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 Deciduous forest scene

The Deciduous Forest Biome

     In this temperate zone biome, rainfall varies from 30 to 60 inches a year. Humidity may be high. Summers are warm, but winters are cold, and there is often snow. There are four definite seasons.

     This biome is home to many kinds of deciduous flowering trees.  Deciduous trees need a growing season of about 120 frost-free days. In spring they draw on their reserve food to make new leaves. This takes time in the cool spring weather. By early summer their leaves have grown, and the trees can use some of the food that the leaves create to build up their energy reserves and make seeds. In the autumn, the leaves change color as the tree draws as much nourishment as possible from them. Then the leaves fall. When the snow comes, only a little of it weighs down the bare branches.

     Many of these trees rely on insects for pollination. Some have beautiful flowers, and fruit that is edible. Many of our fruit trees have come from wild varieties that grow in deciduous forests.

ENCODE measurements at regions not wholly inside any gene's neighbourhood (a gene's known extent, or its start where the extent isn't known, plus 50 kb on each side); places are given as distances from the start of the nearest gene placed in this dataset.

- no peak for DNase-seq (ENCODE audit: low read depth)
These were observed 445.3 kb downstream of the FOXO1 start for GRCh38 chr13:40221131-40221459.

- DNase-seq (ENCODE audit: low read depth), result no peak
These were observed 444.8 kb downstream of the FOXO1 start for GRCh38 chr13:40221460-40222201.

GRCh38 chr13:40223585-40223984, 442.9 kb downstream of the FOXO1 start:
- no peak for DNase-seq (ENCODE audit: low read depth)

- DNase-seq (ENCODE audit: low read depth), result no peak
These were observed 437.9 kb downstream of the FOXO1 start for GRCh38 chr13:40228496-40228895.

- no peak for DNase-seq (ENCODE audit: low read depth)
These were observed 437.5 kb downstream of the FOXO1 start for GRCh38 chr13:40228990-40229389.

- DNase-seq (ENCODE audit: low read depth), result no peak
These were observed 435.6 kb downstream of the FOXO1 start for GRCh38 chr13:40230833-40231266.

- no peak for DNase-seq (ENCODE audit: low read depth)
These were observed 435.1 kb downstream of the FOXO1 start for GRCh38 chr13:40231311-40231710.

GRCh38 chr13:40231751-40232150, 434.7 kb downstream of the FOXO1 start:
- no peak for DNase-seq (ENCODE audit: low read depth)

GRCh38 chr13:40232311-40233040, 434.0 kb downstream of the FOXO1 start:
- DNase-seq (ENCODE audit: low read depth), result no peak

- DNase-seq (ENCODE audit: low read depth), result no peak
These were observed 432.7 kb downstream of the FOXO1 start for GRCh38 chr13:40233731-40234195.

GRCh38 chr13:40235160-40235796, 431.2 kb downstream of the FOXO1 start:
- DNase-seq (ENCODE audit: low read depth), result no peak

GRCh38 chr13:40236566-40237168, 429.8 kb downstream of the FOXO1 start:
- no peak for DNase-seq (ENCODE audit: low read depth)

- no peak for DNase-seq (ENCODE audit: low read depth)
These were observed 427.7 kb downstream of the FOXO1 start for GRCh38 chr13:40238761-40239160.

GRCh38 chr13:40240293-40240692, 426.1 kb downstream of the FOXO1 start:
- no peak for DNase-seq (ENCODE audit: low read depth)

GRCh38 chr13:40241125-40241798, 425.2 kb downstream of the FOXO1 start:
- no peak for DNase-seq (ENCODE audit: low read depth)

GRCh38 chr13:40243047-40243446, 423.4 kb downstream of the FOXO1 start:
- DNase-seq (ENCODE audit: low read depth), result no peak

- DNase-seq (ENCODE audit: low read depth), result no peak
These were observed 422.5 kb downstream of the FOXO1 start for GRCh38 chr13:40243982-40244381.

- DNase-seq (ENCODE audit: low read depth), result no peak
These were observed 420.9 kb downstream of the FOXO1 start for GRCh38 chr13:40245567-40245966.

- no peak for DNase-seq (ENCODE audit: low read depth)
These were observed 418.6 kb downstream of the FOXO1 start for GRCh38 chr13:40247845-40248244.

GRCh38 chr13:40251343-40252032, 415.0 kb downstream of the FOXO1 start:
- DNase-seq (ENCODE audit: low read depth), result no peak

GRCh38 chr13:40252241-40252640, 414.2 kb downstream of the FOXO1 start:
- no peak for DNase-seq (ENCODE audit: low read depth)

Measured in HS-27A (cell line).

Many small plants grow in the shade under the trees. Ferns and wild flowers are abundant, and there are many deciduous shrubs, including some berry bushes.  There is ample food for deer and smaller animals such as raccoons, squirrels, foxes, wood mice and chipmunks. Insects and birds abound. However, when the cold of winter comes, many birds migrate southward and some small animals hibernate.

     Larger animals include cougars and bears. Human hunting has reduced their numbers, but they some of them still live in the forests.

    Melting snow in spring, and intermittent rain during the summer, provide water for streams and ponds. Water birds, insects, and fishes are found in this biome. Amphibians such as frogs and salamanders find homes here, and so do some lizards and small snakes. Decomposers include soil bacteria and many kinds of fungi.

     The long summers of this biome support many life forms, but the cold winters still provide formidable challenges. The cold weather and scarcity of food test the endurance of the animals. Plants must find ways to ensure their survival through dormant periods, and to produce enough seeds to continue their species.

 Food Webs in the Deciduous Forest

 A Deciduous Forest Energy Pyramid

 Photographs from Corel CD-ROMs: for viewing only, not for downloading.      More Information.

Copyright ® 1999.   Elizabeth Anne Viau and her licensors.  All rights reserved. This material may be used by individuals for instructional purposes but not sold. Please inform the author if you use it at eviau@earthlink.net